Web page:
Tennessee high school seniors are eligible to enroll in the Tennessee Promise scholarship program which provides the opportunity for students to continue their education at a community or technical college tuition-free.


Columbia State grants Associate of Art, Associate of Science, Associate of Science in Teaching, Associate of Fine Arts in Music, and Associate of Applied Science degrees, and technical certificates.

The college is organized into the following academic divisions: Health Sciences; Humanities and Social Sciences; and Science, Technology & Mathematics. The college offers more than 50 programs of study. Visit the Columbia State academics webpage to view the complete listing of programs.


  • Dr. James W. Clark (founding president and dean of instruction 1967-1969)
  • Dr. Harold Warf (president 1968-1984)
  • Dr. L. Paul Sands (president 1984-1996)
  • Dr. O. Rebecca Hawkins (president 1996-2008)
  • Dr. Janet Smith (president 2008-present)

Transfer Information

Students entering a community college in Tennessee who select a major within the Tennessee Transfer Pathways, complete required courses and earn an associate degree can transition seamlessly as a junior to any Tennessee public university, or at participating Tennessee independent colleges and universities. All earned credit hours will apply toward a bachelor's degree in the same discipline. Visit the Columbia State transfer webpage to learn more.

Columbia State has partnerships with area universities to offer bachelor's and master's degree programs on a Columbia State campus. The schools and programs offered are:

Students and faculty

The average student age is 22.7 years old. In Fall 2015, 61% of students were female. The number of students enrolled in Fall 2015 is 5,297. The college employs nearly 450 people, consisting of 292 faculty members.[2]


  • 88% Caucasian
  • 7% African-American
  • 2% Hispanic
  • 0.7% Asian American or Pacific Islander
  • 0.4% Native American[1]

Sports, clubs, and traditions

The school is a TCCAA and NJCAA member and fields baseball, softball and men's and women's basketball teams in intercollegiate competition. Scholarships are offered for those sports.

The men's basketball team won the 2015 TCCAA championship and have competed in the 2012, 2014 and 2015 NJCAA Men's National Basketball Tournament. The baseball team was named the 2012 TCCAA champions, 2011 and 2013 NJCAA Region VII champions and has competed in the NJCAA Junior College Baseball World Series 13 times, most recently in 2014.[3]

Columbia State also offers intramural sports in basketball, flag football, ultimate frisbee and more.

Columbia State has a variety of student groups including the Student Government Association, President's Leadership Society, Charger Student Radiographer Organization, North American Veterinary Technician Association, Phi Theta Kappa, Respiratory Care Crew, Sigma Kappa Delta, Student Nursing Association, the STEM Club, Study Abroad, and more.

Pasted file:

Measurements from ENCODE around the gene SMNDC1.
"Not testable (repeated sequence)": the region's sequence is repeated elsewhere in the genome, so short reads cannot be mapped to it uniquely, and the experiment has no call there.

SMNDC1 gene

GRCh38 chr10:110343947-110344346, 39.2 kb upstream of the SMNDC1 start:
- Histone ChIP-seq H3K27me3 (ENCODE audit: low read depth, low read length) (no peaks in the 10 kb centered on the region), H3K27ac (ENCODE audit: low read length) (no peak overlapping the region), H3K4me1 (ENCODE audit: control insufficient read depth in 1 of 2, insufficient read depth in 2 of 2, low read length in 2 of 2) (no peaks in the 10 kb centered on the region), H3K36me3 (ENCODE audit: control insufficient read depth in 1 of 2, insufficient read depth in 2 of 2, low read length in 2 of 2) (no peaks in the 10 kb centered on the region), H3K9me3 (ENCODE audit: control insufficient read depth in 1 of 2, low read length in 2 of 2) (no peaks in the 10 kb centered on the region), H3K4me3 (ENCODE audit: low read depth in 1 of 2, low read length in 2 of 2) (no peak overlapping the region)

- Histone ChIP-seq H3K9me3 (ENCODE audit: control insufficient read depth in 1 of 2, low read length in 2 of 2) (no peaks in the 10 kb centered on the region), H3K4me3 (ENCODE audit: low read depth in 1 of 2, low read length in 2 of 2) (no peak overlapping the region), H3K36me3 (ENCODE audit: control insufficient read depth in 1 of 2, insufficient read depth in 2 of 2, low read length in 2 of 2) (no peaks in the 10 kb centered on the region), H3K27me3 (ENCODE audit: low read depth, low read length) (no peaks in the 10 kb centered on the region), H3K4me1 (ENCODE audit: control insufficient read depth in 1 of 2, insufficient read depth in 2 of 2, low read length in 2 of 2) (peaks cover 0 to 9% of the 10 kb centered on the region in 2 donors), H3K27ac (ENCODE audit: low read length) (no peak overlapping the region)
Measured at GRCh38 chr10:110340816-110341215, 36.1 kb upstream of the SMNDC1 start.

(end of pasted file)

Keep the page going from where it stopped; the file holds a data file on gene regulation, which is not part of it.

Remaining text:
Academic Programs

Accounting, Advanced Integrated Industrial Technology (AiiT), Agriculture - Agricultural Business, Agriculture - Animal Science, Agriculture - Plant and Soil Science, Art, Biology, Business, Business Administration, Business Technical Certificate, Chemistry, Commercial Entertainment, Computed Tomography, Criminal Justice, Early Childhood Education, Economics-business, Emergency Medical Services (EMS), Engineering - Civil, Engineering - Mechanical, English, Exercise Science, Film Crew Technology, Foreign Language, General Technology, General Transfer, Geography, Graphic Design, Health Sciences, History, Humanities, Information Systems, Information Systems Technology, Mass Communication, Mathematics, Medical Informatics, Music, Nursing, Physics, Political Science, Pre-Health (Dentistry, Medicine, Pharmacy, Optometry, Veterinarian Medicine), Pre-Occupational Therapy, Pre-Physical Therapy, Psychology, Public Relations, Radiologic Technology, Respiratory Care, Social Work, Sociology, Speech Communication, Teaching: K-5, Theatre Arts, Veterinary Technology

College Awards and Achievements

Aspen Prize

Campus Life

Columbia State benefits from an attractive tree-lined campus with rose gardens, a modern student center, a wellness center, a gym, tennis courts, and a running track. There are five campuses. the main Columbia campus, and sites in Marshall county, Lawrence county, Williamson county, and Clifton.


  1. ^ a b 2006-07-28. Columbia State Community College - College Overview Archived 2007-09-26 at the Wayback Machine.. Peterson's.
  2. ^ "Fall 2015 Fact Sheets" (PDF). Columbia State Community College. Retrieved . 
  3. ^ "NJCAA Record Books". NJCAA. Retrieved 2014. 

External links

35°36?59?N 87°05?59?W / 35.616527°N 87.099709°W / 35.616527; -87.099709